LINGUIST List 6.299

Sun 26 Feb 1995

Qs: [bijvo], Common ground, Deixis, Obj-subj verb inflection

Editor for this issue: <>


  1. , word [bijvo]
  2. "B.P.H. Lee", Establishing Common Ground in Written Correspondence
  3. Maj-Britt Mosegaard Hansen, Discourse deixis
  4. Stan Carmack, Obj-subj verb inflection

Message 1: word [bijvo]

Date: Fri, 24 Feb 1995 06:55:59 word [bijvo]
From: <>
Subject: word [bijvo]

The American musical "The Music Man", by Meredith Willson, set in
small-town Iowa in the early 20th century, includes a song called
"Trouble". A word in the song eludes our efforts to find its

It's in a line about the possible vices children can acquire in a pool
hall: "they'll be tryin' out [bijvo], tryin' out cubebs, tryin' out

Cubebs [kjubEbz] are medicinal herbal cigarettes, and tailor-mades are
factory-made cigarettes (as opposed to roll-your-own). Can anyone tell me
what [bijvo] means? Asking around and checking in dictionaries under
various spellings (bevo, beavo, beevo, bivo, bievo, etc.) has yielded
nothing. The term may be a brand name, a regionalism, or ...? I would
guess it has something to do with smoking, given the context.

Thanks much for any help you can provide.

Anne Loring

( please address replies to me at
( as my address is in the process of changing)
Mail to author|Respond to list|Read more issues|LINGUIST home page|Top of issue

Message 2: Establishing Common Ground in Written Correspondence

Date: Fri, 24 Feb 1995 14:34:46 Establishing Common Ground in Written Correspondence
From: "B.P.H. Lee" <>
Subject: Establishing Common Ground in Written Correspondence


I'm a PhD candidate in Applied Linguistics working in the area of
Discourse Analysis. I am particularly interested in how interactants
establish common ground/shared beliefs as they write to each other over a
series of letters.

So far I have done a case study of two interactants corresponding with
each other over eight consecutive letters. My analysis involves the
configuration of beliefs of the two interactants in regard to certain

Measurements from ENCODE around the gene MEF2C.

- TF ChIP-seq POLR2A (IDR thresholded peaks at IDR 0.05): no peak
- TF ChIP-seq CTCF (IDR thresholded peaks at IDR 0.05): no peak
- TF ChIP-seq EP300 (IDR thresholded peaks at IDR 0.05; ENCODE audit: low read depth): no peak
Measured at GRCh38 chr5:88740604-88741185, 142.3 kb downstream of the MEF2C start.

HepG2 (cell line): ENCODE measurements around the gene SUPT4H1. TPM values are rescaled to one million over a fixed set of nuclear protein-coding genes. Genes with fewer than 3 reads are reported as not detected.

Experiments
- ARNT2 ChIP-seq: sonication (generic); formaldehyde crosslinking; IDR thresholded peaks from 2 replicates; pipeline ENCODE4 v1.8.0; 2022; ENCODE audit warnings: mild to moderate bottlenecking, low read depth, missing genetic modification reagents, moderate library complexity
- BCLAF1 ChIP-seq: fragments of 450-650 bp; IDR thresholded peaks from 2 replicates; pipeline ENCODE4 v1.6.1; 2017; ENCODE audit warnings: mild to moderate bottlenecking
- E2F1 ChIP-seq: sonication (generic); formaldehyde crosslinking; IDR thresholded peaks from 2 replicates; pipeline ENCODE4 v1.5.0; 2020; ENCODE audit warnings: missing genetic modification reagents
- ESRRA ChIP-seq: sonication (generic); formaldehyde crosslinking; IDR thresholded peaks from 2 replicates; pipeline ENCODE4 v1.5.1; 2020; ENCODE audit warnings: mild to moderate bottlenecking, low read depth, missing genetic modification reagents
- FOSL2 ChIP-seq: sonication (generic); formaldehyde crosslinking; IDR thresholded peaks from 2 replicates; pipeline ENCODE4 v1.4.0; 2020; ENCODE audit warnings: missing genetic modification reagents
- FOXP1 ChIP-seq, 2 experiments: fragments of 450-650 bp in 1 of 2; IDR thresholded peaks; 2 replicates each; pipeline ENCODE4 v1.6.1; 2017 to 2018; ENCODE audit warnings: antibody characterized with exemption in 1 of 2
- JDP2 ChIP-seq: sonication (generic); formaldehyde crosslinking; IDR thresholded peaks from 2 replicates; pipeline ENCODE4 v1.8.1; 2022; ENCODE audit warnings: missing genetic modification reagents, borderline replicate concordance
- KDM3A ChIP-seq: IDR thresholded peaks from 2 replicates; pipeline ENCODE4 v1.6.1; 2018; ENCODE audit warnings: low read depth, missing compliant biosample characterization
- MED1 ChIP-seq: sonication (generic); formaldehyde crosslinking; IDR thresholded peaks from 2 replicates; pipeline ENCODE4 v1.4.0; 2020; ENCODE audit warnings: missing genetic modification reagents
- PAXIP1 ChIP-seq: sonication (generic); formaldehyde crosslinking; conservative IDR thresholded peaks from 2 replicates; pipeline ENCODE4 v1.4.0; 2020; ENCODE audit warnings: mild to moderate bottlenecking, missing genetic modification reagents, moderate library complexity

"propositional topics". My analysis shows that some propositions take a
longer time (i.e. more letters) to establish, while others take less.

My initial conclusion is that interactants seem to be primarily concerned
with their certainty of sharedness of the propositions and with their
certainty of truth of the propositions.

If my research interest you or if could cite some references for me to
look at, please contact me. The following are some of my current concerns:

a. modelling of beliefs of solipsistic individuals signalling to
other enclosed minds
b. how the infinite regession of beliefs is arrested in real life
on-line interaction
c. how different shared beliefs can be taxonomised in an
hierarchical network
d. linguistic features associated with the establishing of common
ground and shared beliefs
e. other related areas

I welcome correspondence with anyone working in the fields of discourse
analysis, discourse comprehension, artificial intelligence and NLP.

Thanks for reading my email up to this point. I look forward to
correspoding with interested members of Linguist. Oh...yes, I am
primarily concerned with business/official/formal letters of a
transactional nature. I am not analysing email messages; so don't feel
"comfortable" corresponding with me please. Thanks again.

Benny Lee
Research Centre for English and Applied Linguisitics
University of Cambridge
Cambridge, UK
Mail to author|Respond to list|Read more issues|LINGUIST home page|Top of issue

Message 3: Discourse deixis

Date: Fri, 24 Feb 95 15:48:51 MEDiscourse deixis
From: Maj-Britt Mosegaard Hansen <>
Subject: Discourse deixis

I'm looking for references to recent work on discourse deixis.
Is there anyone out there who might be of help?
Thanx in advance.
Maj-Britt Mosegaard Hansen
Dept. of Romance Languages
U. of Copenhagen
Mail to author|Respond to list|Read more issues|LINGUIST home page|Top of issue

Message 4: Obj-subj verb inflection

Date: Fri, 24 Feb 95 13:37:44 PSObj-subj verb inflection
From: Stan Carmack <>
Subject: Obj-subj verb inflection

In languages such as Quechua, person-number suffixes signalling
both object and subject agreement can attach to lexemes. For
example, in the following wordform, -WA and -NKI attach to the
verb stem QO `give':

 `you (sg) give me'

So too in Georgian. For instance, in the following wordform, M-
and -A attach to the verb stem C'ER `write':

 `(s)he wrote me'

I would be most grateful for references to discussions of
languages possessing such straightforward object-subject verb
inflection but LACKING accompanying complications which some
languages require for such agreement relations such as:
nominalizations, genitives, or other periphrastic structures,

Please reply directly to me; I will post a summary to the
list if the response warrants it.

Thank you,

Stanford A. Carmack
Univ. of Calif., Sta. Barb.
Dept. of Span. & Port.
Mail to author|Respond to list|Read more issues|LINGUIST home page|Top of issue